In the United States, habitual or persistent offender laws are commonly referred to as the three strikes laws. Implemented on March 7, 1994, the three strikes law was originally part of the United States Justice Department’s Anti-Violence Strategy. The law makes it mandatory that an individual convicted of a severely violent felony and has two other previous convictions to serve a life sentence in prison. The intended purpose of the three strikes law is to drastically increase the punishment of those convicted of more than two serious crimes.
Since the federal law was passed, many states have adopted their own three-strikes law. The specifics of these laws vary from state to state and because they have often been met with controversy, some have been amended. The idea that repeat offenders of serious or violent criminal offenses receive harsher punishment isn’t a new idea.
Three Strikes Law in New York
Some states already had similar existing laws such as New York, which has had a habitual felon statute on the books since 1797. According to this statute, third-time felons face a minimum of 15 years to life, a term often far beyond the normal maximum sentence. The statute also authorizes judges to consider the “history and character of the defendant and the nature and circumstances of his criminal conduct.
Three Strikes Law in New Jersey
Other states like New Jersey, adopted their own three strikes law shortly after the federal law was passed. The three strikes law in New Jersey requires that an individual convicted on three occasions of certain violent crimes in any jurisdiction will be sentenced to a mandatory term of life imprisonment with no eligibility for parole. The law includes such criminal offenses as murder, manslaughter, aggravated assault, kidnapping, sexual assault, robbery and possession of a firearm, explosive or destructive device for an unlawful purpose.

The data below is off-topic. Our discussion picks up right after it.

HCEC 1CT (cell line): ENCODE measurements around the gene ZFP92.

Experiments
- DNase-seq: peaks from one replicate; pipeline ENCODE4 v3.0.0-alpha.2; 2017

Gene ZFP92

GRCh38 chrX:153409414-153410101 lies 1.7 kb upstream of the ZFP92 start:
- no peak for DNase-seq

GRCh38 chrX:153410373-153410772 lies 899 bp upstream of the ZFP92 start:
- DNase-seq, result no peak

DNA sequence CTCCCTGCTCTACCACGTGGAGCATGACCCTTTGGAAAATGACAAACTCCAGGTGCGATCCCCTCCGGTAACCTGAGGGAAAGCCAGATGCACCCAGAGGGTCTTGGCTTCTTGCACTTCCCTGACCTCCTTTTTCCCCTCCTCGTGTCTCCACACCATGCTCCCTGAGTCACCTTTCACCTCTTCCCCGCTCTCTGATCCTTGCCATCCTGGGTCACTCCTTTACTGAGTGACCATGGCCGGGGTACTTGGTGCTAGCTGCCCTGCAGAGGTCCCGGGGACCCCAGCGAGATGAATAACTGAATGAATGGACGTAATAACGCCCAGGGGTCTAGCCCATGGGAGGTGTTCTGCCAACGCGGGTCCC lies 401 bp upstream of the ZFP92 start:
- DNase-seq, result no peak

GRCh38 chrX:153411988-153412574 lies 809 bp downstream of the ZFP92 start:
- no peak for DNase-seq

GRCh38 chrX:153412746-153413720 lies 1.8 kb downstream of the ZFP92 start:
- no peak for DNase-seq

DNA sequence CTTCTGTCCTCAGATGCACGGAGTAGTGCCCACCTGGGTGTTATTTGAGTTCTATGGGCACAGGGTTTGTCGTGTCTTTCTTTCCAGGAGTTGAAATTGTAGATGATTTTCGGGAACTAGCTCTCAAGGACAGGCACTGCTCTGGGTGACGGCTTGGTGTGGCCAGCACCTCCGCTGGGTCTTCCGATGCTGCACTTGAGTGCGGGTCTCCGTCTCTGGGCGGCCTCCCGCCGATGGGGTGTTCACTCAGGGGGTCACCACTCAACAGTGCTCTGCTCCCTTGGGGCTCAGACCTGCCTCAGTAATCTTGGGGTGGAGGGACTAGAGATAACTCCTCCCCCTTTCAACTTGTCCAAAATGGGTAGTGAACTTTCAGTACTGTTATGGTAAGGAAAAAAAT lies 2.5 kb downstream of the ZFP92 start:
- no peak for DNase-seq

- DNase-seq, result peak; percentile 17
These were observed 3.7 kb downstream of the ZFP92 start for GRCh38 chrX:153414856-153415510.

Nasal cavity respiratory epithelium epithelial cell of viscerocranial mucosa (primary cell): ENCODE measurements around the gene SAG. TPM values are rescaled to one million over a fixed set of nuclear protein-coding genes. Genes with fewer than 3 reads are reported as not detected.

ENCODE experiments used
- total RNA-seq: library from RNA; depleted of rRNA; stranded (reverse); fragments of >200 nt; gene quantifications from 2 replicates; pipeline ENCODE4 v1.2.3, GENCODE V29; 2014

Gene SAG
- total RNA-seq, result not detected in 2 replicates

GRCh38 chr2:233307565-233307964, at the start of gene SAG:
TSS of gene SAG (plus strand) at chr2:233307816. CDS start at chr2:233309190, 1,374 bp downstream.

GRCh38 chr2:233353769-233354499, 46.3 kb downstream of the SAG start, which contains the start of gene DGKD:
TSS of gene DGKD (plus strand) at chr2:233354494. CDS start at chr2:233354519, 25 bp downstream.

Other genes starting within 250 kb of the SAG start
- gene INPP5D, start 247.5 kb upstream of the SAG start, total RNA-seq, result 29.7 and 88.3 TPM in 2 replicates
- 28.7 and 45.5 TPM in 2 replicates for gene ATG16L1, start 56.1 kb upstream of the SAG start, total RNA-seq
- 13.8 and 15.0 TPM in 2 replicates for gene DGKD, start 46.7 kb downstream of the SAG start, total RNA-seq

As previously mentioned, some states have amended their three strikes laws. The main reason for this is that in some cases, the punishment the law required seemed extreme for the crime committed. Due to the wording of the law in some states, not all of the offenses need to be serious criminal offenses to enact the three strikes law.
For example, in California, a man was sentenced to life in prison for stealing videotapes from a grocery store. Although this crime generally carries a sentence of several months in jail, since he had two prior felonies, the shoplifting conviction earned him a lifelong prison sentence. The United States Supreme Court upheld his sentence on appeal.
The state has since passed 2012’s Proposition 36, Passed in 2012, it requires that a third strike be a serious or violent felony. Proposition 36 also allowed for the re-sentencing of offenders serving life sentences where the third strike was neither serious nor violent, provided a judge decides re-sentencing wouldn’t risk public safety.
Why Hire a Criminal Defense Attorney?
If you have two prior convictions for serious or violent criminal offenses and are facing a third conviction, you could end up serving an extremely long sentence. This is not the time to rely on a court-appointed attorney or attempt to defend yourself. You need to hire an experienced criminal defense attorney that understands the three strikes law in the state where the offense took place.
Are you up against the three strikes law in New York or New Jersey? Then you need an experienced criminal defense attorney to help you navigate the complex and sometimes confusing judicial system.
Andy Weinstein is that attorney. Andy started his own law practice because he saw a need for diligent defense attorneys who both know the system and will thoughtfully and forcefully protect their clients to the end. Specializing in criminal defense, he accurately assesses your circumstances to provide you with top-notch representation and the best possible outcome. Schedule a consultation with Andy and experience for yourself what makes Andy Weinstein Law unique.